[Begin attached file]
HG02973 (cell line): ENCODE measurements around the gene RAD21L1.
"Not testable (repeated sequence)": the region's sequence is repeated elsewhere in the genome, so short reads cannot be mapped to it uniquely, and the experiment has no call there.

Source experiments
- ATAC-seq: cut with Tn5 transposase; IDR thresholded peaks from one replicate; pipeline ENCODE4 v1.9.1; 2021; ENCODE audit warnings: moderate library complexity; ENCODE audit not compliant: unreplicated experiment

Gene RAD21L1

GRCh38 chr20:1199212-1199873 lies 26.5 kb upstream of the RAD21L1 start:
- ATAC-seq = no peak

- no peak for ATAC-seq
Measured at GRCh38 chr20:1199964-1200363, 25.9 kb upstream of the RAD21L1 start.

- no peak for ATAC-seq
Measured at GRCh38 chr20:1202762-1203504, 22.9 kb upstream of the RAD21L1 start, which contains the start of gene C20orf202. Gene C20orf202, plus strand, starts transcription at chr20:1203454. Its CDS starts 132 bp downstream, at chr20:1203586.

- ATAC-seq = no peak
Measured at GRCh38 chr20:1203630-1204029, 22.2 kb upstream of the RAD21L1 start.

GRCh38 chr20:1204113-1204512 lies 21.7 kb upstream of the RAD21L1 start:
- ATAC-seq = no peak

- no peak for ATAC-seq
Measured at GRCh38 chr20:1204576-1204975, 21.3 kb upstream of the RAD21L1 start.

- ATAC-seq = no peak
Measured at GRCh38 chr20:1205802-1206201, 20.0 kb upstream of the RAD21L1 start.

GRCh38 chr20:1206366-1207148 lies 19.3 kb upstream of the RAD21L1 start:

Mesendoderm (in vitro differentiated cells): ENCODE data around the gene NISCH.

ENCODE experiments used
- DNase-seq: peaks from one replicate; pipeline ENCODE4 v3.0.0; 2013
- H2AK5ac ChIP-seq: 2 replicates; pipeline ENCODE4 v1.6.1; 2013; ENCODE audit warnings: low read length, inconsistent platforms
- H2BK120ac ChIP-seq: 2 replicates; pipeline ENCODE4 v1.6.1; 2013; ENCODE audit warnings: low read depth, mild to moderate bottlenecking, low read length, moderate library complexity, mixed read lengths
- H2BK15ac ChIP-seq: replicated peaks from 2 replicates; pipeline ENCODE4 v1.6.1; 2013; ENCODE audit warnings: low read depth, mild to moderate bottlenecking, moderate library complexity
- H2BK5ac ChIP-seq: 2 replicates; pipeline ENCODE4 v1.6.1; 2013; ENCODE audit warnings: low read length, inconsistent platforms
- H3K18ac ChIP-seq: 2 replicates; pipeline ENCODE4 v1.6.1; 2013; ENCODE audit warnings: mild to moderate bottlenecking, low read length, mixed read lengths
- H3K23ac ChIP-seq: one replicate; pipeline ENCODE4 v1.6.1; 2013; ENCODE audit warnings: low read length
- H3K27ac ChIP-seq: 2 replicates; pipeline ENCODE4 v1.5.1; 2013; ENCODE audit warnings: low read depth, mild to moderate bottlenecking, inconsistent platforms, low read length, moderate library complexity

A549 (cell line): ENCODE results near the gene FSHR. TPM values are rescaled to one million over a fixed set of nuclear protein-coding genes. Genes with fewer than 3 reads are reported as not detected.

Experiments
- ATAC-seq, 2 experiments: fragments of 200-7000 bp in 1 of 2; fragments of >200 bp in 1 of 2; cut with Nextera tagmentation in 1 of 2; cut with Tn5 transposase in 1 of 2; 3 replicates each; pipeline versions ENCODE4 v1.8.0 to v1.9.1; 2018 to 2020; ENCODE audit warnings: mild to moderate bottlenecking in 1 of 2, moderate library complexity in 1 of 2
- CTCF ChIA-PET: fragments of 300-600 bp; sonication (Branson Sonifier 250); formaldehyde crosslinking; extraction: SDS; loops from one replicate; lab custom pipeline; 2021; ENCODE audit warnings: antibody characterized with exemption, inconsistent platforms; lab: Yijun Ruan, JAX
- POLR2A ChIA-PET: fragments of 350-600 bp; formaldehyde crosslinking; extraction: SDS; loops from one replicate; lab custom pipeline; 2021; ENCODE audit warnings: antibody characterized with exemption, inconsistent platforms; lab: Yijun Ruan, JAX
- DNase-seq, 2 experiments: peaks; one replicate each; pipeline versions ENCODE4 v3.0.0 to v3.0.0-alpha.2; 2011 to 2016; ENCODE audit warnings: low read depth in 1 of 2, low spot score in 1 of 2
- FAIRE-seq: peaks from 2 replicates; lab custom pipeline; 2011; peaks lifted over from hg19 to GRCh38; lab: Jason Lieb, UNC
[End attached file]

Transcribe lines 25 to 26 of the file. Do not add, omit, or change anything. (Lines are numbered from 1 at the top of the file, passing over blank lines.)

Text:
- H2BK120ac ChIP-seq: 2 replicates; pipeline ENCODE4 v1.6.1; 2013; ENCODE audit warnings: low read depth, mild to moderate bottlenecking, low read length, moderate library complexity, mixed read lengths
- H2BK15ac ChIP-seq: replicated peaks from 2 replicates; pipeline ENCODE4 v1.6.1; 2013; ENCODE audit warnings: low read depth, mild to moderate bottlenecking, moderate library complexity